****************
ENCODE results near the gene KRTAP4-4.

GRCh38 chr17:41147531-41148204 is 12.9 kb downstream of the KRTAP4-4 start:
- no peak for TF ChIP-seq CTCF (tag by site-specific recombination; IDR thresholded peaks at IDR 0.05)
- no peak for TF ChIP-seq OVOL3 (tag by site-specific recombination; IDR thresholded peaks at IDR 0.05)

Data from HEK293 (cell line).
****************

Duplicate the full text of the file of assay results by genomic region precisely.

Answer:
ENCODE results near the gene KRTAP4-4.

GRCh38 chr17:41147531-41148204 is 12.9 kb downstream of the KRTAP4-4 start:
- no peak for TF ChIP-seq CTCF (tag by site-specific recombination; IDR thresholded peaks at IDR 0.05)
- no peak for TF ChIP-seq OVOL3 (tag by site-specific recombination; IDR thresholded peaks at IDR 0.05)

Data from HEK293 (cell line).